It’s not the first time those traveling the Great Loop have made their way to Ottawa via the blue highway, but something different was in store for boaters who chose to make the Friendly City a stop on their tour this year.
With Jimmy Buffet playing on a CD player aboard a docked boat Tuesday afternoon, John Mobley of Heritage Harbor Ottawa gathered about a dozen boaters in a seating area, briefing them on the city’s amenities.
Armed with a welcome package provided by Heritage Harbor, which included coupons and information about area businesses, as well as information from the Ottawa Visitors Center, Mobley played tour guide to those visiting Ottawa while traveling what is known as the Great Loop — a water trail that circles the eastern half of the United States basically using the Illinois, Mississippi and Tombigbee rivers, the Gulf of Mexico, the Atlantic Ocean and the Great Lakes.
While a city dock in downtown Ottawa is a favorite stop for “loopers,” it cannot accomodate the number of large boats — seven — that arrived at Heritage Harbor this week.
“When you stop here, we want you to say, ‘Wow, no one’s done that for me before,’ ” Mobley told the group of loopers Tuesday.
Mobley, who also serves on the city’s Riverfront Development Committee, knows about the Great Loop from person experience. He and his wife, Sue, made the trek from September 2004 to October 2005.
The loopers had only compliments for Heritage Harbor, the city and Mobley, with several noting they heard about the new marina via a blog on the America’s Great Loop Cruisers’ Association Web site, www.greatloop.com.
Access to laundry facilities, grocery stores, post office, restaurants and other amenities are some of the top priorities of loopers, who said they were pleased with all the accommodations in Ottawa.
Louis Wade and his wife Diane left North Carolina on May 14 in their boat, Bella Luna, traveling the East Coast to New York, up through Canada and back down through Lake Michigan until they reached Ottawa Tuesday afternoon.
The first-time loopers planned to finish the 6,000-mile trip in about a year.
“We just decided we needed to do it,” Louis Wade said. “There’s great people and you remember everyone by their first name and their boat’s name.”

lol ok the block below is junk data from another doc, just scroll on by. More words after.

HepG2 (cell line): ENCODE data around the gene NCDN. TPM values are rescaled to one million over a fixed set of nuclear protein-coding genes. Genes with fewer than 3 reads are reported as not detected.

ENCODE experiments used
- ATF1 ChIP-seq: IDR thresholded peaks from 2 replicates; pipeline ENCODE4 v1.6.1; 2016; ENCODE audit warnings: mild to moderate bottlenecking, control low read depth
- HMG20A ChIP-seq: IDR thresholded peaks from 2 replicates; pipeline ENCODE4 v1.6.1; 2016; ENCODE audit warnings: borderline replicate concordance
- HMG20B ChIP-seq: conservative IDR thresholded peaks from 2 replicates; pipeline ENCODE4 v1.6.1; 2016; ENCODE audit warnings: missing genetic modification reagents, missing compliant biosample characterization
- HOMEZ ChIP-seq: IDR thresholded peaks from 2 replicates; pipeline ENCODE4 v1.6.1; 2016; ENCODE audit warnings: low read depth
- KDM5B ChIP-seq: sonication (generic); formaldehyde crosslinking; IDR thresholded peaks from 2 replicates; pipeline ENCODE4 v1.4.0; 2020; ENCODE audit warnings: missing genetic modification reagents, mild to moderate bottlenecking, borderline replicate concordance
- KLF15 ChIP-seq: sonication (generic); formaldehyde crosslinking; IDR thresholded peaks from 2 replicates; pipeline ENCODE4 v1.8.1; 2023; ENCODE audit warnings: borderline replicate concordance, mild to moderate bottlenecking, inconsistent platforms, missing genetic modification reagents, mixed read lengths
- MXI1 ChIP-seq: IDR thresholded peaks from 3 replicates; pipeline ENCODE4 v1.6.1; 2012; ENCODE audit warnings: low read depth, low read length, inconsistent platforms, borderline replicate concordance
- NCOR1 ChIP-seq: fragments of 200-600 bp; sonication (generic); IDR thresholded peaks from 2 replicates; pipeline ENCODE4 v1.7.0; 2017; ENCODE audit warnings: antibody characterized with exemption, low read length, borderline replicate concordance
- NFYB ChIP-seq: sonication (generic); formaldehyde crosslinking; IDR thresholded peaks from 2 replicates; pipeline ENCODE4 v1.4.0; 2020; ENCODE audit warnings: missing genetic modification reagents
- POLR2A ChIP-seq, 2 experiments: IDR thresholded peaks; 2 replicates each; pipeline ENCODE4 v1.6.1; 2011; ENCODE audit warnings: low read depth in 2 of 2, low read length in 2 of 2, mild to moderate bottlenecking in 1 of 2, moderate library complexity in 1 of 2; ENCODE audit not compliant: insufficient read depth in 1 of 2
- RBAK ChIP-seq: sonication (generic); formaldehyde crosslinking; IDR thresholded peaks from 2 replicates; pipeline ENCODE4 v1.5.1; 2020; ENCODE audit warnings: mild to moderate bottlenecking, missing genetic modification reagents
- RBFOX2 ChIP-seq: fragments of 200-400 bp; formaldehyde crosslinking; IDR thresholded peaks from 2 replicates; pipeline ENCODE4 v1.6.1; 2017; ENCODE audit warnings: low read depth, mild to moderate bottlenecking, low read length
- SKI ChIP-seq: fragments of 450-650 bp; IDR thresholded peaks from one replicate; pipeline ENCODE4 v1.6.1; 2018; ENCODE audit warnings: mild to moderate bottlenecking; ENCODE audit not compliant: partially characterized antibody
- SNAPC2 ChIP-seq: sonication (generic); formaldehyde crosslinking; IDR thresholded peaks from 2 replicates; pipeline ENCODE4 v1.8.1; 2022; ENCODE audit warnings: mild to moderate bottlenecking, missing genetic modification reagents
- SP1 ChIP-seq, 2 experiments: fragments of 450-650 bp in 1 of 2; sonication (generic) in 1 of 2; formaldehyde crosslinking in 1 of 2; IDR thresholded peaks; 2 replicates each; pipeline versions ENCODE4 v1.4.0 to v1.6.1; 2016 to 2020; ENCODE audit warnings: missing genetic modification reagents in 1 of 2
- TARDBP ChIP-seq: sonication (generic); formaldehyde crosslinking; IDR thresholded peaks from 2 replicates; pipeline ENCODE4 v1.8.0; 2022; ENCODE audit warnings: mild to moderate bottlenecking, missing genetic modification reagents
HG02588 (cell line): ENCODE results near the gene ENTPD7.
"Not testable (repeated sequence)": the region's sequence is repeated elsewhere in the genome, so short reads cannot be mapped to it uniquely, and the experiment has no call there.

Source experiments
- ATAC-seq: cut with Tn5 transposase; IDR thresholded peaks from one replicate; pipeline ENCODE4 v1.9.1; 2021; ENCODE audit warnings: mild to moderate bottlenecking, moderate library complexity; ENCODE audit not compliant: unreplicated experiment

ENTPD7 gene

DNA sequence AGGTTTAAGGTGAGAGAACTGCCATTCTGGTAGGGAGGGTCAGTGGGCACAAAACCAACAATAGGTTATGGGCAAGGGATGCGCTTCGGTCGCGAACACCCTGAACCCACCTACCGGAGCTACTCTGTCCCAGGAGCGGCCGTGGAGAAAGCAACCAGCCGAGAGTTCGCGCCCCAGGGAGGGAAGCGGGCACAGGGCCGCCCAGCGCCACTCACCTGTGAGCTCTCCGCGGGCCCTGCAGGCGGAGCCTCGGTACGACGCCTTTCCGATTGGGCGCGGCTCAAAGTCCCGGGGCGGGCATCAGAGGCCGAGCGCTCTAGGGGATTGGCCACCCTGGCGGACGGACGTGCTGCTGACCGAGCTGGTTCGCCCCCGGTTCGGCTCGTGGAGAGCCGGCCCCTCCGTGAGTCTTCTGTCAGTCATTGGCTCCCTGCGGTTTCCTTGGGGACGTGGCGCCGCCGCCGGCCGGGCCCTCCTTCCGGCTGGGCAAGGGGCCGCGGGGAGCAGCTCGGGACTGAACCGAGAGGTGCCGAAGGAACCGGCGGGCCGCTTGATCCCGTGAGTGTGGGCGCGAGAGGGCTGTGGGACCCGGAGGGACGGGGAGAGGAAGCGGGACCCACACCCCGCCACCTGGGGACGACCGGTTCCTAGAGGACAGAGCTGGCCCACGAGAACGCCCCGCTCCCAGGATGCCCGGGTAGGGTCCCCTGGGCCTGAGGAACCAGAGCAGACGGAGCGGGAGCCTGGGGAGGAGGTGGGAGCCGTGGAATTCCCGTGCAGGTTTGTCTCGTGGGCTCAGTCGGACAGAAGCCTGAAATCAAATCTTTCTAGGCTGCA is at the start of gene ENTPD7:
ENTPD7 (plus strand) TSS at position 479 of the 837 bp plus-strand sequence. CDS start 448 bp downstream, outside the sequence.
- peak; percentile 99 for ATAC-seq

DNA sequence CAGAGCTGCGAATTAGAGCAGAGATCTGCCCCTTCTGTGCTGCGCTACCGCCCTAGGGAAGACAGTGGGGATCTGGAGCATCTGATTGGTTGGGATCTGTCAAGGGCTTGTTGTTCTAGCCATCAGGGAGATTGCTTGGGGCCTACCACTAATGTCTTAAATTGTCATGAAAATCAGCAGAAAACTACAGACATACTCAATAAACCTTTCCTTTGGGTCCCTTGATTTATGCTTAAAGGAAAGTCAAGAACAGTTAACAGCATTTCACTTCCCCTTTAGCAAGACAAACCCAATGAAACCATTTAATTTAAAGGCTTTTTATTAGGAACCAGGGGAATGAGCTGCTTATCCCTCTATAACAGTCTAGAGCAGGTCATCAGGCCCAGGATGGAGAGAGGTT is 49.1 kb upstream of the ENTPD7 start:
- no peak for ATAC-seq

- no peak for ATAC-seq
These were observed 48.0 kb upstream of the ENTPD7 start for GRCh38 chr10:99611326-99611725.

“We’re fortunate to be retired … if we weren’t out here, we’d just be sitting at home, piddlin’ with the grandkids, watching TV and asking what we’re going to eat for dinner.
“This has been a great adventure.”
Networking is vital in such a trip, as loopers will blog on the AGLCA site about various marinas and the amenities offered, and offering other tips as to where to find the cheapest gas.
“I call it paying it forward,” Mobley said.
The loopers at Heritage Harbor all have met along the trip, but don’t necessarily travel together.
Cindy and Jess Still of Corpus Christi, Texas, left 16 months ago and arrived in Ottawa Monday during a cold rainshower.
“But these guys were standing here waiting for us in the rain,” Cindy Still said of Heritage Harbor staff. “This has just been primo, and we will promote it on the blog, and every looper will read it.”
There are an estimated 4,000 AGLCA members. However, it is difficult to estimate how many are currently making the loop.
On the way into downtown Ottawa from Canal Road-Green Street, Still said she was in awe of the homes on the city’s East Side.
“It was like all these homes you see in the movies,” she said, adding she and Jess also were impressed with the city’s restaurant selection.
Various businesses have lent a hand in the past to boaters, offering discounts or just a little help. For example, Larry McGrogan of Handy Foods has driven boaters back to the docks when they have too much food to carry.
Cindy Still said although she became paralyzed from the neck down after a fall three years ago, she was determined to make the loop.
“I was determined to beat it and get well,” she said.
Today, she walks with a cane — but only on land. No need for it on the boat, she said, laughing.
Mobley said so far this season, he estimates about 20 to 25 boaters have docked at Heritage Harbor. Loopers also continue to use the 110-foot city dock. The typical season for the loopers runs roughly from the end of August to October, when the boaters begin making their way south before winter weather sets in.
Also welcoming loopers was a mini-van temporarily loaned by Bill Walsh Automotive Group for boaters to take into town to run errands.
With their coupons and maps in tow, many of the loopers piled in the mini-van around 6 p.m. Tuesday, headed for downtown, with Handy Foods, Herman’s Package Store and Jardines on their itinerary.
“We want to start a new era of marinas,” Mobley told The Times as he waved them off.
Most of the loopers will ship off early today, and it’s uncertain when they’ll meet up again. But they’re certain to see each other again on the loop.
Diane Wade said the loop is not only about sight-seeing.
“It’s not the places you go, but the people you meet.”